• Timothy Tymkovich is the chief judge of the United States Court of Appeals for the Tenth Circuit. Judge Tymkovich was appointed to the bench in 2003. He previously served as Colorado Solicitor General. Judge Tymkovich is a graduate of the University of Colorado College of Law.
  • Robert Young is the chief justice of the Supreme Court of Michigan. He was appointed to the court in 1999, and became part of a majority of justices who embraced originalism and led what one scholar described as a “textualism revolution.” Justice Young previously served as a judge on the Michigan Court of Appeals. Chief Justice Young is a graduate of Harvard Law School.

Read the history of the attacks on marriage and the family, from the days of Karl Marx and Margaret Sanger to those now pushing for mandatory recognition of same-sex “marriage,” in “Takedown: From Communists to Progressives, How the Left has Sabotaged Family and Marriage.”

The earlier possible nominees:

  • Steven Colloton of Iowa is a judge of the U.S. Court of Appeals for the Eighth Circuit, a position he has held since President George W. Bush appointed him in 2003. Judge Colloton has a résumé that also includes distinguished service as the U.S. Attorney for the Southern District of Iowa, a Special Assistant to the Attorney General in the Justice Department’s Office of Legal Counsel, and a lecturer of law at the University of Iowa. He received his law degree from Yale, and he clerked for Chief Justice William Rehnquist. Judge Colloton is an Iowa native.
  • Allison Eid of Colorado is an associate justice of the Colorado Supreme Court. Colorado Governor Bill Owens appointed her to the seat in 2006; she was later retained for a full term by the voters (with 75% of voters favoring retention). Prior to her judicial service, Justice Eid served as Colorado’s solicitor general and as a law professor at the University of Colorado. Justice Eid attended the University of Chicago Law School, and she clerked for Justice Clarence Thomas.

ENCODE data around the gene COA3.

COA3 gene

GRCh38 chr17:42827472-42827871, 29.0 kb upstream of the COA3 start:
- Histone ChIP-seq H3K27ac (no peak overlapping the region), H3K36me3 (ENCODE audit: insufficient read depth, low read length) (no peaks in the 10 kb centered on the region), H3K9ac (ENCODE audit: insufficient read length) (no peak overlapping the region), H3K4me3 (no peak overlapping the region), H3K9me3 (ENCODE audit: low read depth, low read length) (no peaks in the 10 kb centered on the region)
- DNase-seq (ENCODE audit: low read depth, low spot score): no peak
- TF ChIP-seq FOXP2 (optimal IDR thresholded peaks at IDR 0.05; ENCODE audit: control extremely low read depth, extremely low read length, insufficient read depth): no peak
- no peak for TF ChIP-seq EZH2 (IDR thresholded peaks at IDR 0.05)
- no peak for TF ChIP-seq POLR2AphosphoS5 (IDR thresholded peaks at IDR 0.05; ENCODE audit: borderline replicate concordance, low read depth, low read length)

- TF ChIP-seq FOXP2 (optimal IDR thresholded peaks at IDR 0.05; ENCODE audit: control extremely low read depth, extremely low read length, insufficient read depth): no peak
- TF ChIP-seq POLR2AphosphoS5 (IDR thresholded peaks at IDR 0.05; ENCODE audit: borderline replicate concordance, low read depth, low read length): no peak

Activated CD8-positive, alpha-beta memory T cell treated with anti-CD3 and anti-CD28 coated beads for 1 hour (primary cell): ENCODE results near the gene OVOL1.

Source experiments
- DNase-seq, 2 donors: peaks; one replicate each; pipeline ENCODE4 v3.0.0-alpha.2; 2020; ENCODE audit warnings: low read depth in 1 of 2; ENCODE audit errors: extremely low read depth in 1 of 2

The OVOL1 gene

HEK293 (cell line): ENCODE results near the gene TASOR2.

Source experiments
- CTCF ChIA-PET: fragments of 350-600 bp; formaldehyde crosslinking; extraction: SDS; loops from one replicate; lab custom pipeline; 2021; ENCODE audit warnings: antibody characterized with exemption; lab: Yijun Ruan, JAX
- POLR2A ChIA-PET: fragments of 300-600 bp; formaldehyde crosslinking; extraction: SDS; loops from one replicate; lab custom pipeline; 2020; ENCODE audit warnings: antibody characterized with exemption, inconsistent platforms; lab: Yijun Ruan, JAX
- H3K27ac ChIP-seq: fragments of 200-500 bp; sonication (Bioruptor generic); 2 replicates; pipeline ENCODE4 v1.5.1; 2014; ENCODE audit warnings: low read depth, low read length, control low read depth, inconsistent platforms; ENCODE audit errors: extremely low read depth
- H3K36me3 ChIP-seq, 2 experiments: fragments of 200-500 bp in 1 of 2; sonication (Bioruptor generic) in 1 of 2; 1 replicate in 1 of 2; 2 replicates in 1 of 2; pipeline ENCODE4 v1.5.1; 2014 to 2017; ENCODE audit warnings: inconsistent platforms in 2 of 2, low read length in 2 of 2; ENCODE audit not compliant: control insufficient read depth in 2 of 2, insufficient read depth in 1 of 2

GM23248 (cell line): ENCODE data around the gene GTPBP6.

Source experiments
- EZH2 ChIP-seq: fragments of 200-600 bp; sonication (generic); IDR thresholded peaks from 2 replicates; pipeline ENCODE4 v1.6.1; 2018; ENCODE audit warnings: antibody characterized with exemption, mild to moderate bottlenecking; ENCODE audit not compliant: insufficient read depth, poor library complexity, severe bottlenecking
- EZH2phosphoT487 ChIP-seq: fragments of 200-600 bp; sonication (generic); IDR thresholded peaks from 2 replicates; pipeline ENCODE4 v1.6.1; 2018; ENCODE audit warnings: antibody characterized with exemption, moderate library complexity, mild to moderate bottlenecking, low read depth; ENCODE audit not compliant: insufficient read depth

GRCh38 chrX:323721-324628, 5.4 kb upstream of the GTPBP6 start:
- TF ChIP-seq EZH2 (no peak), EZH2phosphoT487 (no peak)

• Raymond Gruender of Missouri has been a judge of the U.S. Court of Appeals for the Eighth Circuit since his 2004 appointment by President George W. Bush. Judge Gruender, who sits in St. Louis, Missouri, has extensive prosecutorial experience, culminating with his time as the U.S. Attorney for the Eastern District of Missouri. Judge Gruender received a law degree and an M.B.A. from Washington University in St. Louis.
  • Thomas Hardiman of Pennsylvania has been a judge of the U.S. Court of Appeals for the Third Circuit since 2007. Prior to serving as a circuit judge, he served as a judge of the U.S. District Court for the Western District of Pennsylvania since 2003. Before his judicial service, Judge Hardiman worked in private practice in Washington, D.C. and Pittsburgh. Judge Hardiman was the first in his family to attend college, graduating from Notre Dame.
  • Raymond Kethledge of Michigan has been a judge of the U.S. Court of Appeals for the Sixth Circuit since 2008. Before his judicial service, Judge Kethledge served as judiciary counsel to Michigan Senator Spencer Abraham, worked as a partner in two law firms, and worked as an in-house counsel for the Ford Motor Company. Judge Kethledge obtained his law degree from the University of Michigan and clerked for Justice Anthony Kennedy.